The Computer Chronicles
Regular readers of this site will know that I’m big into tech history. I was fascinated by computers as a child and a teenager, and I spend a lot of time writing about vintage computers. If you’re into tech history too, I highly recommended the Computer Chronicles with Stewart Cheifet.
From Local to National
The Computer Chronicles started as a local public television show in Silicon Valley. Back in the early 1980s, it was hard for computer nerds to get information on the tech industry. The Internet was still an academic curiosity, so a half-hour computer show made a lot of sense. Unfortunately, we’ll never see the early local episodes again. They aired live like a public access program. But in 1983, the show got picked up by PBS, slowly gaining traction across the country.
Stewart Cheifet, the producer and host of the program, sought out sponsors for the show, asking around the Valley. One of the companies he solicited was Digital Research, the company behind MS-DOS precursor CP/M. When Digital Research founded Gary Kildall found out about the show, he didn’t want to be a sponsor. He wanted to be a co-host. Kildall’s life story is a fascinating one that I’d like to go into detail later, but suffice to say that he is up there with Gates and Jobs in the pantheon of Silicon Valley entrepreneurs. Kildall’s role on the show gives us an unprecedented insight into the development of the personal computer.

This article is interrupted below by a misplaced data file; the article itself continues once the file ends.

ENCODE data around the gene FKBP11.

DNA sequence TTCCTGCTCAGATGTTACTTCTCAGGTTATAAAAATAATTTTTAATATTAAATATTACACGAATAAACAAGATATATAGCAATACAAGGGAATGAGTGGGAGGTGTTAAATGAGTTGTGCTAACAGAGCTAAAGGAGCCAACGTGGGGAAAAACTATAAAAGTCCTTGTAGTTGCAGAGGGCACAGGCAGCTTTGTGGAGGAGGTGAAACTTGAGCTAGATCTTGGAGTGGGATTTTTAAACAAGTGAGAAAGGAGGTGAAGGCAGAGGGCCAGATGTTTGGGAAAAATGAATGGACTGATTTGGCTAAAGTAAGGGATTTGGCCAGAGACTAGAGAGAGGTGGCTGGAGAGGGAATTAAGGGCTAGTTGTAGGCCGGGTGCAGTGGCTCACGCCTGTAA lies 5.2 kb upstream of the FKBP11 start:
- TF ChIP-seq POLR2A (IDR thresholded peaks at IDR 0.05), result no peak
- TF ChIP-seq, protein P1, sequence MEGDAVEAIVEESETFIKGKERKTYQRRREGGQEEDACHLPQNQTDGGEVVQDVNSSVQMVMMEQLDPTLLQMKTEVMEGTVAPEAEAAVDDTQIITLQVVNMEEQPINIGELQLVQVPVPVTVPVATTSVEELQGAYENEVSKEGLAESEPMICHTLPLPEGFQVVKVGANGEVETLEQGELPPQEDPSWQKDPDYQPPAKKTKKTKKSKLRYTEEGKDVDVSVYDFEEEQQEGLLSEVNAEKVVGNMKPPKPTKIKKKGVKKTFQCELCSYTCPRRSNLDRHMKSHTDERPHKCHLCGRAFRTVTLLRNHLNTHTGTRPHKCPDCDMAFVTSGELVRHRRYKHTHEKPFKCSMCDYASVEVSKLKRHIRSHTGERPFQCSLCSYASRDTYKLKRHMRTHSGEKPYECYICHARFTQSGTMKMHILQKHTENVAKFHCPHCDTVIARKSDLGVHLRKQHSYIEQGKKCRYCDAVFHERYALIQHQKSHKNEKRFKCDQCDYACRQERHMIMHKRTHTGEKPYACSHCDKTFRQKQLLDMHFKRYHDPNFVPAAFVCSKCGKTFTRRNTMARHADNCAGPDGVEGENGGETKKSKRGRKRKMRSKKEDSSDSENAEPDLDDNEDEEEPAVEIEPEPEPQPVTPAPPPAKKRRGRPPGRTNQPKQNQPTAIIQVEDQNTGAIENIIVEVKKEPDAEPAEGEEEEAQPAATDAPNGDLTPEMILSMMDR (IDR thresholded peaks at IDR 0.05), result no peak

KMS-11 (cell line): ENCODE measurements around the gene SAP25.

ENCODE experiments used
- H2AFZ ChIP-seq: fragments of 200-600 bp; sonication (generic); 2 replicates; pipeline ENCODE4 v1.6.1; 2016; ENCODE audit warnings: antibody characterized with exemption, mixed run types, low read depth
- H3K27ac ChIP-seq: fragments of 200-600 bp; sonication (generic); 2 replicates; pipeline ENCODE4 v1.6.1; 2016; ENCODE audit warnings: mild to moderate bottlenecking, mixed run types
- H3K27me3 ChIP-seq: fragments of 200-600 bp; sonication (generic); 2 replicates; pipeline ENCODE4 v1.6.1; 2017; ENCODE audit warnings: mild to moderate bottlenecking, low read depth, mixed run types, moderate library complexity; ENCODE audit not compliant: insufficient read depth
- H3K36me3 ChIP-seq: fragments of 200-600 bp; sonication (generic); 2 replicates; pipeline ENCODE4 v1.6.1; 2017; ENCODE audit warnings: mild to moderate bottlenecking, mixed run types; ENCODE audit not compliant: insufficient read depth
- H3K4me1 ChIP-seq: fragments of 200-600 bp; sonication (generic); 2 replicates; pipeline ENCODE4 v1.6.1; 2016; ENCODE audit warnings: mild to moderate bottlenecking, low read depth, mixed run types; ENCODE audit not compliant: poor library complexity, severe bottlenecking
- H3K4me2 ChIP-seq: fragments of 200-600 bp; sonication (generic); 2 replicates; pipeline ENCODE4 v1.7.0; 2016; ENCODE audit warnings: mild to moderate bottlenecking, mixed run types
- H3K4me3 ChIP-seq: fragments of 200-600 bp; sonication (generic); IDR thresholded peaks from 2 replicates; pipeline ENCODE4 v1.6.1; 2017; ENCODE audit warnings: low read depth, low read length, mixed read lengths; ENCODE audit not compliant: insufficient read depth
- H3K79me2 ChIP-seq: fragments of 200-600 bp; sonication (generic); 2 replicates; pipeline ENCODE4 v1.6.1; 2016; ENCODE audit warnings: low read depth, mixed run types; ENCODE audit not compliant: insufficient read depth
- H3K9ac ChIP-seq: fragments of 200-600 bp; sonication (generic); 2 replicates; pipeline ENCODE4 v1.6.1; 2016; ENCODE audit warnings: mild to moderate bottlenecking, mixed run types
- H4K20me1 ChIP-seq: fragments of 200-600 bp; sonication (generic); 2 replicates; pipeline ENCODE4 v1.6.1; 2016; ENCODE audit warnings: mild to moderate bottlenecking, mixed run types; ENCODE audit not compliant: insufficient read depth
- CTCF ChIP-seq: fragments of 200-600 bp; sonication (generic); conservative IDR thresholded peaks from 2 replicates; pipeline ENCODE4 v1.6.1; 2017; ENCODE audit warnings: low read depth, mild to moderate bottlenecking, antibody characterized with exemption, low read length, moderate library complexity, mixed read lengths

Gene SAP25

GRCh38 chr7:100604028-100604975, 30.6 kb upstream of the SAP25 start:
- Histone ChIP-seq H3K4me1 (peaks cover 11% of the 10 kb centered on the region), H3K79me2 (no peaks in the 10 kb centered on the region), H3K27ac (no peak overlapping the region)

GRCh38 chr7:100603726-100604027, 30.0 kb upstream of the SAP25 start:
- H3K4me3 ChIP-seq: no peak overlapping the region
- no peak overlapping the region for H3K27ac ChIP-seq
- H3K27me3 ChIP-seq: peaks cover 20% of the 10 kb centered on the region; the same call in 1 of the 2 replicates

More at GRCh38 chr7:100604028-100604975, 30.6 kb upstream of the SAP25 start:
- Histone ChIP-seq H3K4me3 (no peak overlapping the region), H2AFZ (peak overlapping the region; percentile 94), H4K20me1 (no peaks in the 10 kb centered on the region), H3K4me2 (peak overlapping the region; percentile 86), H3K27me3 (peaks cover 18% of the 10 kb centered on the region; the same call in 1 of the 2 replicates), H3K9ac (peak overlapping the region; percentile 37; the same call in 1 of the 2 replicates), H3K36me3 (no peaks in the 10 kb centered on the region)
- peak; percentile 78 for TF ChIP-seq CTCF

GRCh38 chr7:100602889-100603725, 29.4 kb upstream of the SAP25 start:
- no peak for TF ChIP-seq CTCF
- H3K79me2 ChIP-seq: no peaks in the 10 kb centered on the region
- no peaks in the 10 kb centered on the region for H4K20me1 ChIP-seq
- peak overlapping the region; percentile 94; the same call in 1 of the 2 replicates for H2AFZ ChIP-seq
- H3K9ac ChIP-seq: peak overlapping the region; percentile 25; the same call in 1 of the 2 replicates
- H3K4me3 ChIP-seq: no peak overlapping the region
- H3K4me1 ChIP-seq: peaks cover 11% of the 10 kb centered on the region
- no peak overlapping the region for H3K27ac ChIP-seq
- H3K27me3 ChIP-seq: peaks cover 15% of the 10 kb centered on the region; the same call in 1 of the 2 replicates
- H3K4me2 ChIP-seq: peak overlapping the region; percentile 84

Free to Watch
I sometimes watched the Computer Chronicles as a kid. Though it seemed to be on at odd times, so I was never a regular viewer. And in fact, the show would have languished in obscurity if not for Stewart Cheifet’s decision to donate old episodes to the Internet Archive. Cheifet realized that he wasn’t going to make any money with a bunch of 30-year-old computer shows, so instead of letting the old tapes rot in a closet somewhere, he had them digitized and posted on the Internet. Now you can go to YouTube and see the whole series, from 1983 to 2002.
I have been binge-watching the series for several months now. And I’ll be the first to admit, there are parts of the show that are pretty boring. The Computer Chronicles is a lot “quieter” than modern talk shows, both for better and for worse, and some of the guests are not very charismatic. But as a primary source for computer history, the show is second to none. If you want to watch modern technology develop right before your eyes, I highly recommend the Computer Chronicles.